It all started with an idea to visit the countryof my heritage. I then made the mistake of mentioningmy plans to my mother. What began as atwosome (ie, my husband and me) grew into ansevensome. And so it goes when you plan a trip toPoland. Those who share a bloodline with this richand often forgotten destination always long to return.
An Overdue Return
I was only 10 years old the last time I visited thecountry, and my memories felt like a black-and-whitemovie. The country's capital, Warsaw, was our firststop, and our hotel, the Novotel Warszawa Centrum(48-22-621-0271; www.novotel.com) sat right in themiddle of a modern hub—not exactly what I pictured.As we wound through the bustling streets looking forsome caffeinated beverages to ease our jet lag, I couldsee the subtle scars of the city—unobtrusive memorialplaques wedged between buildings here and theremarking the death of a martyr of war, an innocentgroup caught in the crossfire, or a rebellion. And eachmemorial was adorned with flowers by those who stillfeel the wounds of the past. The city is strong and fullof life, but has its ghosts.
Old Warsaw was completely rebuilt after its annihilationduring World War II. The Royal Castle sparklesas though it never left its perch in Castle Square. It ishorrifying to view the photos taken of this very spot in1945—a palace reduced to rubble. The interior of therebuilt castle rivals Versailles in its opulence. There aregilded walls and splendid frescos. Some antiquitieshoused within the castle are reproductions, while otherwere carefully hidden by patriotic Poles during the war.
There is much comfort to be had in the old townwith good food and shopping for every taste. I like todescribe Polish food as comfort food—warm, filling,and flavorful. Dill dominates most dishes and the soupsare unbelievably satisfying. In Old Warsaw the marketsquare is filled with eateries. Dom RestauracyjnyGessler is right in the middle of things and boasts a richatmosphere. It is a great choice for a meal, althoughthere are plenty of places from which to choose.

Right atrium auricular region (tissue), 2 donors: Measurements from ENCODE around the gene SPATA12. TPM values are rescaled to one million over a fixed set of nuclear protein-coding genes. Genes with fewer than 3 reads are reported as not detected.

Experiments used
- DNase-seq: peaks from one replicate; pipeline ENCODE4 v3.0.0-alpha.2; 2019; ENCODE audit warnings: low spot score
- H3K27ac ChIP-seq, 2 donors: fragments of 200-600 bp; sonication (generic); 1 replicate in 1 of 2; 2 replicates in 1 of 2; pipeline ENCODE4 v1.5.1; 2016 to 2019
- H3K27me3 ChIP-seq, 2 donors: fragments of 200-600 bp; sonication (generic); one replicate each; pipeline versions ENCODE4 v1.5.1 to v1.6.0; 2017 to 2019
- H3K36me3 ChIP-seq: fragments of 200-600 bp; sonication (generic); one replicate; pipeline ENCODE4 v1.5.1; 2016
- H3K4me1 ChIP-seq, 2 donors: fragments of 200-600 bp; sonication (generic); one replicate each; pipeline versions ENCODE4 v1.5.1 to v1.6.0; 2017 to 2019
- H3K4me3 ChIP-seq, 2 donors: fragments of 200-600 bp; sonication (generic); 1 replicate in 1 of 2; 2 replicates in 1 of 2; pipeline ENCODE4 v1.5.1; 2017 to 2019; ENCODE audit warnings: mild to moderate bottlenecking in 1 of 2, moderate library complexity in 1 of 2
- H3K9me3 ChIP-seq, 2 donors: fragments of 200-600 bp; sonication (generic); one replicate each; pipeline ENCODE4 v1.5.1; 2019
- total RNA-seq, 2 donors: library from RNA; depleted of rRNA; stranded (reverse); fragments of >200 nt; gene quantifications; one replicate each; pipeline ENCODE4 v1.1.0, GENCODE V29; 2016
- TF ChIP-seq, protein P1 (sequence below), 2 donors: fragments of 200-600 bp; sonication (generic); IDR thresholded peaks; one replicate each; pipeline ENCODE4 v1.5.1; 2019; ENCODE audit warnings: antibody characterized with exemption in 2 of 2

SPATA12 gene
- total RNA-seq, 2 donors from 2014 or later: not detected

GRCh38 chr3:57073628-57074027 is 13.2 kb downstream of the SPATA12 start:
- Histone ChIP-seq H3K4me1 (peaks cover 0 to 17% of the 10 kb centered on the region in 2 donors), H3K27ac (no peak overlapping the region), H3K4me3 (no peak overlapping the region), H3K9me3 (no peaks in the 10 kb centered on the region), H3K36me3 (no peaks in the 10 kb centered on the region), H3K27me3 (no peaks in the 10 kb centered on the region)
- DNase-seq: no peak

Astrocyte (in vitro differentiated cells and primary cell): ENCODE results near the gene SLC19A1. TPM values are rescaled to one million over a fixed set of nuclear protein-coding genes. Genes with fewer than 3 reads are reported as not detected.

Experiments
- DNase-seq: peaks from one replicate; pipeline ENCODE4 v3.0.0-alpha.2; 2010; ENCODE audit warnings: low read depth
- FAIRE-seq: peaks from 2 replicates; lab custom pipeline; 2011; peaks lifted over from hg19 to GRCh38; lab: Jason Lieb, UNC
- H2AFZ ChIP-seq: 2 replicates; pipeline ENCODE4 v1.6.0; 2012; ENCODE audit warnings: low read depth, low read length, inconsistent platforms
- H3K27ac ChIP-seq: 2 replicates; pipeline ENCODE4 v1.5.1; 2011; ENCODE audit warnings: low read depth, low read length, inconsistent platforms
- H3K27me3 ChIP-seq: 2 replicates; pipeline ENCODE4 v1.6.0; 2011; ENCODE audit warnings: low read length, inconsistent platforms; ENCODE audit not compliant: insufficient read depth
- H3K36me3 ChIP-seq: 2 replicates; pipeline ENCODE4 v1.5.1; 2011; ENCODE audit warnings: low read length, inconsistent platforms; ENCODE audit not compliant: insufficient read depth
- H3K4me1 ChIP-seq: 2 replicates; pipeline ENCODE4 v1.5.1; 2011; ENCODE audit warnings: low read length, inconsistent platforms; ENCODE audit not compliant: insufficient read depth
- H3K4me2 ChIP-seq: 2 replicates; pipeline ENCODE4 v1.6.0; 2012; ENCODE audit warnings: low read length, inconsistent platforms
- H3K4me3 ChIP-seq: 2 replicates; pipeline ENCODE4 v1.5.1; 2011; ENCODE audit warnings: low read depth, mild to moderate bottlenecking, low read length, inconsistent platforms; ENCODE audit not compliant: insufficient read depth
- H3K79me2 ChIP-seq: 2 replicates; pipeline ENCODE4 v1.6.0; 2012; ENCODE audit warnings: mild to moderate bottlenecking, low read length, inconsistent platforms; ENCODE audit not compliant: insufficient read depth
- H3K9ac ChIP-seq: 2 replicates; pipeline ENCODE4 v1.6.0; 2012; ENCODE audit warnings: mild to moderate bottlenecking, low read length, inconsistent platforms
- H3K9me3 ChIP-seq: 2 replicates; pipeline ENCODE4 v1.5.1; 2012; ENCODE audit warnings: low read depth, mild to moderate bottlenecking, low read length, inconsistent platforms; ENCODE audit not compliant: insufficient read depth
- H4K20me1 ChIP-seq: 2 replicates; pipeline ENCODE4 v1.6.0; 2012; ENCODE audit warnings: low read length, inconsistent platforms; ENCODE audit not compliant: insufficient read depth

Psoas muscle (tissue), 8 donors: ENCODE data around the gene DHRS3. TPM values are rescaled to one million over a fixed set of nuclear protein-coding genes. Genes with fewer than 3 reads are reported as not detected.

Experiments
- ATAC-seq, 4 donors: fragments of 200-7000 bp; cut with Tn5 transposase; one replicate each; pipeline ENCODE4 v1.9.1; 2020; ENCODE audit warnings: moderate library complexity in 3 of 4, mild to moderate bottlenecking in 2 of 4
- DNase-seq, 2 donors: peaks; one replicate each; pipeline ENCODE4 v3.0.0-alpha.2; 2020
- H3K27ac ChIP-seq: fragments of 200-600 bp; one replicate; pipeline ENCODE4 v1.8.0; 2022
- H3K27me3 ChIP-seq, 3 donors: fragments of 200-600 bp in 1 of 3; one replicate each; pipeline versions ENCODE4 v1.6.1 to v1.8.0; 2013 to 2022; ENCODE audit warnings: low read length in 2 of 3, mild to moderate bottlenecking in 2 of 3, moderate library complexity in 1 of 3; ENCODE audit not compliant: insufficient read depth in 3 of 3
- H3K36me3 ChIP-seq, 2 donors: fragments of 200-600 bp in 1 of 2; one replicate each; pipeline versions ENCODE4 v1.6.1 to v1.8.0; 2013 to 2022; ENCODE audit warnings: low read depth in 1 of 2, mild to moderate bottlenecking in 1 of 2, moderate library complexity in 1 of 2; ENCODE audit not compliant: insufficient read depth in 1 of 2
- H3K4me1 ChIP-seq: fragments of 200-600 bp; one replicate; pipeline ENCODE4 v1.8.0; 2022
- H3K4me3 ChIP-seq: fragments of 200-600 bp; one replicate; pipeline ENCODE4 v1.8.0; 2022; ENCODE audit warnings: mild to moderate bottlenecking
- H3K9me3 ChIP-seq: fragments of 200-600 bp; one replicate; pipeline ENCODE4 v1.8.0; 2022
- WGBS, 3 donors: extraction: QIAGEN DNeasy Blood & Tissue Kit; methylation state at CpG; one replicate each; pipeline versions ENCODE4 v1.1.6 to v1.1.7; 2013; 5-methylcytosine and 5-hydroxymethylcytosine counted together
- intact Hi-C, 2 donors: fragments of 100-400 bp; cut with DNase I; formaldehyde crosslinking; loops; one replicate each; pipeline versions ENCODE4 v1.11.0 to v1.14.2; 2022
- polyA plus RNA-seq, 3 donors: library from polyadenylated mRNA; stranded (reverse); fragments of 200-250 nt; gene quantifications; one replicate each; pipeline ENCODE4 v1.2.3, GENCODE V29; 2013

Endless Polish Charm
At the top of your shopping list in Poland should beamber jewelry. I never realized that there were somany different colors of amber stones—a veritablerainbow. Although there are plenty of street vendorsangling for your tourist dollars, I would recommendMarysié nka, just off of the main square (address: Ul.Szeroki Dunaj 7). The prices are reasonable and theselection is impressive. It is a small shop however, so ifyou are traveling with a big party it can get a littlecrowded. But it may be worth the squeeze; I procureda silver and green amber ring for about $6.
In addition to eating and shopping, there are endlesscultural delights to be found. Before you leave OldSquare, make time to stop by the Warsaw HistoricalMuseum. Although it's an older museum, it is filledwith incredible photographs and information onPoland's struggle for survival against war and oppression.At noon the museum shows a short film documentingthis difficult past, and although it is black andwhite, grainy, and limited as to its coverage, it will giveyou a great insight into obstacles the Polish people haveovercome to reclaim their beautiful capital.
Although this city captured my heart, I must makeit clear that Poland is more than Warsaw, and perhapsfuture articles will cover some of its other charminglocales. Throughout my trip, Poland continued to surpriseme and should be on every traveler's list.